Allen chooses trash hauler, opts for manual option
Allen Township opened bids for a three-year trash hauling contract at its meeting Jan. 22.
The township asked haulers to bid on a fully automated system and a manual system. The automated system allows the hauler to minimize its work force, which should result in lower costs.
There are a couple of downsides to the automated system. One is that all the garbage bins need to be the same size. The additional cost is $200,000, although grants are available to cover that. The other problem is that containers need to be placed at the end of the driveway.
“We have people with long driveways, and dragging the garbage to the curb is an inconvenience,” Supervisor Dale Hassler said.
The board agreed to look only at manual options.
Based on the bids received, the township awarded the contract to Advanced Disposal with a bid of $1.1 million over three years. The difference between the lowest automated bid and the lowest manual bid was less than 5 percent.
The rate billed to the residential users will remain the same.
Although the agreement with Jaindl for the warehouse development along Seemsville Road is being updated based on comments at the planning commission meeting, the supervisors did comment on a proposed southbound turning lane.
The Kopper Penny intersection as it is presently configured meets Pennsylvania Department of Transportation’s approval to handle the anticipated traffic load. The traffic load was determined by traffic studies and computer modeling by AnnMarie Vigilante, of Langan Engineering. Based on similar studies, her actual results have been close to actual measurements.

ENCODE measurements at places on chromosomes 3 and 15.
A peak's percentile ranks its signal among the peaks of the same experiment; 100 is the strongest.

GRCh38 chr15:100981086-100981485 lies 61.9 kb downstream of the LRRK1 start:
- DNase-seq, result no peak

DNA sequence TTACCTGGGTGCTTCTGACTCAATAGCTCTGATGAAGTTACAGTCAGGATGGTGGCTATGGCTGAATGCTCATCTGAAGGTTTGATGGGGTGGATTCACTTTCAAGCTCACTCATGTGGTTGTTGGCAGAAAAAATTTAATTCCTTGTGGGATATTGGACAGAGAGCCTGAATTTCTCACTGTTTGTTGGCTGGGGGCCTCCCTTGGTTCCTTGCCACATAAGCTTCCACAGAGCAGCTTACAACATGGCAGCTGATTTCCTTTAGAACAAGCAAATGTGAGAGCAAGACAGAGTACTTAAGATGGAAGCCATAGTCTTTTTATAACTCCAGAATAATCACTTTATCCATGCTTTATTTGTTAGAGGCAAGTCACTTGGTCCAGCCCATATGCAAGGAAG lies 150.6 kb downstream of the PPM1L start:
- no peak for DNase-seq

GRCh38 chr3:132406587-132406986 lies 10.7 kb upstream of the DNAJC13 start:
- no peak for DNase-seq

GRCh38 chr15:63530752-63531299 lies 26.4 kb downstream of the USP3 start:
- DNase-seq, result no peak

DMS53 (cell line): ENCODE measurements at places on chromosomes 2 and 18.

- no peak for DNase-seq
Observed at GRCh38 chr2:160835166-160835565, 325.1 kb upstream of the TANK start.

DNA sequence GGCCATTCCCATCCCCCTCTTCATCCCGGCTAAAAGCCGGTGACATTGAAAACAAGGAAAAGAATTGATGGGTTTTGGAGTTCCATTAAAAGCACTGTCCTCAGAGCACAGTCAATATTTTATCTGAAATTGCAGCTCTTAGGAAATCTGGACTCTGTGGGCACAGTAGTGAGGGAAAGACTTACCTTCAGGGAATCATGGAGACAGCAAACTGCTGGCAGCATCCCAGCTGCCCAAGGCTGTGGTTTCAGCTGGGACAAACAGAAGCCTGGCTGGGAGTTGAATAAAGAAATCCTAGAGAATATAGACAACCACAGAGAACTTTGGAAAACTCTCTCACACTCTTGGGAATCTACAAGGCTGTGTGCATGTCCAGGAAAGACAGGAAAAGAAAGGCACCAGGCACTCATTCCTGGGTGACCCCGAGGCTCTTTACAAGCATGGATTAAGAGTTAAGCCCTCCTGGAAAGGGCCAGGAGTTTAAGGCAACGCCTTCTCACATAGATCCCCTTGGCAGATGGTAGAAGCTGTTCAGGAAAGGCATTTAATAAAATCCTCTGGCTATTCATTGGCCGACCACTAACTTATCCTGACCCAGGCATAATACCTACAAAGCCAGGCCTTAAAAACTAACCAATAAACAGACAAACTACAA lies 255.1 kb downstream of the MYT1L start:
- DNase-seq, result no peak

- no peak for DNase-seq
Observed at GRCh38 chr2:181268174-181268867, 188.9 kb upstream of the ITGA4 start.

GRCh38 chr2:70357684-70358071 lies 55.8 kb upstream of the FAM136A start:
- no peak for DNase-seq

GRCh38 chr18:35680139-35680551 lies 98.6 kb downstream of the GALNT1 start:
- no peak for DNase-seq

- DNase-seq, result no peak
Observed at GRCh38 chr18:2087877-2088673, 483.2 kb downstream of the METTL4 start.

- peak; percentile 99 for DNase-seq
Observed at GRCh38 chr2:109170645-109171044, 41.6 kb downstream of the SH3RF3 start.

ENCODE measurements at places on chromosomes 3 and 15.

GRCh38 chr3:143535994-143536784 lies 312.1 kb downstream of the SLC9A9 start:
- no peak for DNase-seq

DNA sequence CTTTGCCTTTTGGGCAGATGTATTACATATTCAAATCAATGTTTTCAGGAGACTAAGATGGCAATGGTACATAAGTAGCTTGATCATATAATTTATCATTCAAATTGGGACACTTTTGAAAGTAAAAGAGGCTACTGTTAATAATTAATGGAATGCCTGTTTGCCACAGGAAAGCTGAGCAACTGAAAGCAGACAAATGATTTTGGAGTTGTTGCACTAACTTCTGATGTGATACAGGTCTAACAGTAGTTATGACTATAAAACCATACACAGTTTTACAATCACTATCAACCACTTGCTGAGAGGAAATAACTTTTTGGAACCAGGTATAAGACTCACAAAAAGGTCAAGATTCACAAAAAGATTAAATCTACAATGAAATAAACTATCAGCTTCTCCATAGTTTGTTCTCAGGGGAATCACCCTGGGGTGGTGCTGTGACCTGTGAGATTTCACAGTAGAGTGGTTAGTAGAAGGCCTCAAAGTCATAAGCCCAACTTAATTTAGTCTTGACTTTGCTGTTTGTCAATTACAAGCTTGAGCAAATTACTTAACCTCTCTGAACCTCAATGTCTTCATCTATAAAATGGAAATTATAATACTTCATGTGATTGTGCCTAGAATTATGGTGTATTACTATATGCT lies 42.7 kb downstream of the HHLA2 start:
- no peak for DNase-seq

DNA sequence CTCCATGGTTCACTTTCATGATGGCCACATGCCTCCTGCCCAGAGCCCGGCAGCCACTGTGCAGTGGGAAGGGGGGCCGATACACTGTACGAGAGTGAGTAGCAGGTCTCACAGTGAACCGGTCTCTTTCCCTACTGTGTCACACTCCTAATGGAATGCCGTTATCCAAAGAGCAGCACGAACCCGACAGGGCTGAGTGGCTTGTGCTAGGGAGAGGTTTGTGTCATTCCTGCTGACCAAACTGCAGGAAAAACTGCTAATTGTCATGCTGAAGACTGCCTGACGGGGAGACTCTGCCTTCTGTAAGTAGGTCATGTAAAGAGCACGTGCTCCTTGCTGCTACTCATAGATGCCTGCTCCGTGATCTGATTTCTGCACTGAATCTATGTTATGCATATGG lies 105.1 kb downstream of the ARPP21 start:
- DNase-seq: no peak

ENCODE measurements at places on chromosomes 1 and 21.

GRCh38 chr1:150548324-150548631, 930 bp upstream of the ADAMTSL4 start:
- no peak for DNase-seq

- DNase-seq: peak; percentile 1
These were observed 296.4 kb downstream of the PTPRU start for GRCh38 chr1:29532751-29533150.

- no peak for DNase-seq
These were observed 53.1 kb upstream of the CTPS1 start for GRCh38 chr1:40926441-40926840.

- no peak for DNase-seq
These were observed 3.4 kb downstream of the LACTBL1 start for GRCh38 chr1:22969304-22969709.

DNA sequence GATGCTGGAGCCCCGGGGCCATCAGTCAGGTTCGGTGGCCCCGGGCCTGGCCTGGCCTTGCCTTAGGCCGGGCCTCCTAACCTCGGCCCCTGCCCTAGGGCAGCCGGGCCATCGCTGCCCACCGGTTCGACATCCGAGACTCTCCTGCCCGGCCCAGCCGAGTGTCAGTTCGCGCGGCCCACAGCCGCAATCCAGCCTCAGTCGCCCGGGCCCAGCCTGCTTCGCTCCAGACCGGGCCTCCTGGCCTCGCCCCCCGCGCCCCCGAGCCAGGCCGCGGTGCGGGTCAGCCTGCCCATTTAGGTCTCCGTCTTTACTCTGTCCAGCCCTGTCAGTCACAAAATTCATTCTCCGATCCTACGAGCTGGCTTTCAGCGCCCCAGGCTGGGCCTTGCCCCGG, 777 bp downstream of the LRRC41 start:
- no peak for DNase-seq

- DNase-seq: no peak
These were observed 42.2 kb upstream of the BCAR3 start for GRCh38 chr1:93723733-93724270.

Jaindl proposed turning lanes at the intersection to improve the level of service. One of the lanes is a right-turn lane for traffic going west off Howertown Road. The need for this improvement was a result of simulations done by Eugene Clater. In his analysis, Clater found conditions that could cause traffic to stack potentially 50 cars deep.
Jaindl and his team agreed to build the lane, but they said they cannot get the owner of the gas station on the corner to give up land. The township is not interested in using its eminent domain powers to acquire the land.
“This is a state road, and the state should acquire the land if needed,” Hassler said.
The planning commission recommended the project be deferred. Supervisors agreed with the deferment, intending to review traffic once the traffic from the warehouses reaches its peak.
There is a question on how long Jaindl will keep open the option to build the turning lane. Solicitor Lincoln Treadwell will work on the language for the agreement.
Township resident Sue Lindenmoyer expressed her concerns that the improvements made will not be able to handle the traffic load.
“When FedEx was proposed, roads were widened to four lanes all the way down to Route 22,” she said. “We’re going to have twice as many trucks, and the traffic congestion gets solved by controlling the traffic lights.”
Her point is that traffic congestion in Northampton and Cementon boroughs was not included in the traffic study. At this point, the project will move forward as designed and traffic problems will be addressed as they happen.
Supervisors will review the proposed plan at their meeting Feb. 12. The meeting will be held at the Allen Township Fire Company, 3530 Howertown Road. Jaindl’s team will present a history of the project and the latest updates.